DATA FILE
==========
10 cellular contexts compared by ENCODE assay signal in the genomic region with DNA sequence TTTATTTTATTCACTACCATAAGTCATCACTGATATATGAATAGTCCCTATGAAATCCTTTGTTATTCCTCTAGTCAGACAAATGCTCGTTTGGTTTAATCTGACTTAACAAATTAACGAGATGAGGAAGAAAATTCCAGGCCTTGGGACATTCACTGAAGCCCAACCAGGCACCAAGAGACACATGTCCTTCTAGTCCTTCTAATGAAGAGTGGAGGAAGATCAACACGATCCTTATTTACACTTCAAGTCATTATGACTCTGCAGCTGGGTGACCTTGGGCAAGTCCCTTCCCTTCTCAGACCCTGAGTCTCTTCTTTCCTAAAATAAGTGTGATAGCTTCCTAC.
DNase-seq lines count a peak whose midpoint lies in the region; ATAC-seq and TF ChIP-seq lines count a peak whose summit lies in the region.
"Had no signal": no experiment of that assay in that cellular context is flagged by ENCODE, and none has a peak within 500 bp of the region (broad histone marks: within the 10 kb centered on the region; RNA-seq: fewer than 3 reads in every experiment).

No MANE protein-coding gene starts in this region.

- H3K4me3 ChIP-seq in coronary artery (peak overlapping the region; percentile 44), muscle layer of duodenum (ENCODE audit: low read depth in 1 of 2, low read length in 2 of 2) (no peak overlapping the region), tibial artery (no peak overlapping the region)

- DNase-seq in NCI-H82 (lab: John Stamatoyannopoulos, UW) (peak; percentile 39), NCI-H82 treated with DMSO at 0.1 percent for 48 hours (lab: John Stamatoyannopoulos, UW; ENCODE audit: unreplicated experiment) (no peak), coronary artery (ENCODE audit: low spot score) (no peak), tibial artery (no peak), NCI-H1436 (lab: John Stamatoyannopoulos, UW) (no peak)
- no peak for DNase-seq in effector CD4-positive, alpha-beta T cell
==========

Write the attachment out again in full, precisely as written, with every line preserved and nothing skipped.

10 cellular contexts compared by ENCODE assay signal in the genomic region with DNA sequence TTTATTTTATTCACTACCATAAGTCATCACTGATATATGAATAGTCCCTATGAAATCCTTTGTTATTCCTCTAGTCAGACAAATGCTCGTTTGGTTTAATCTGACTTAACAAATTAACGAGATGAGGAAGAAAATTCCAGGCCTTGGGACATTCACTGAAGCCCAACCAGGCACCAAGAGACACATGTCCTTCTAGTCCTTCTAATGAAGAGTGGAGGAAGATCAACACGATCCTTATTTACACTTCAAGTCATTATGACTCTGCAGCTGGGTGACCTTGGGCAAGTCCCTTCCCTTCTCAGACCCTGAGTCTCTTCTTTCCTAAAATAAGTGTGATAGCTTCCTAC.
DNase-seq lines count a peak whose midpoint lies in the region; ATAC-seq and TF ChIP-seq lines count a peak whose summit lies in the region.
"Had no signal": no experiment of that assay in that cellular context is flagged by ENCODE, and none has a peak within 500 bp of the region (broad histone marks: within the 10 kb centered on the region; RNA-seq: fewer than 3 reads in every experiment).

No MANE protein-coding gene starts in this region.

- H3K4me3 ChIP-seq in coronary artery (peak overlapping the region; percentile 44), muscle layer of duodenum (ENCODE audit: low read depth in 1 of 2, low read length in 2 of 2) (no peak overlapping the region), tibial artery (no peak overlapping the region)

- DNase-seq in NCI-H82 (lab: John Stamatoyannopoulos, UW) (peak; percentile 39), NCI-H82 treated with DMSO at 0.1 percent for 48 hours (lab: John Stamatoyannopoulos, UW; ENCODE audit: unreplicated experiment) (no peak), coronary artery (ENCODE audit: low spot score) (no peak), tibial artery (no peak), NCI-H1436 (lab: John Stamatoyannopoulos, UW) (no peak)
- no peak for DNase-seq in effector CD4-positive, alpha-beta T cell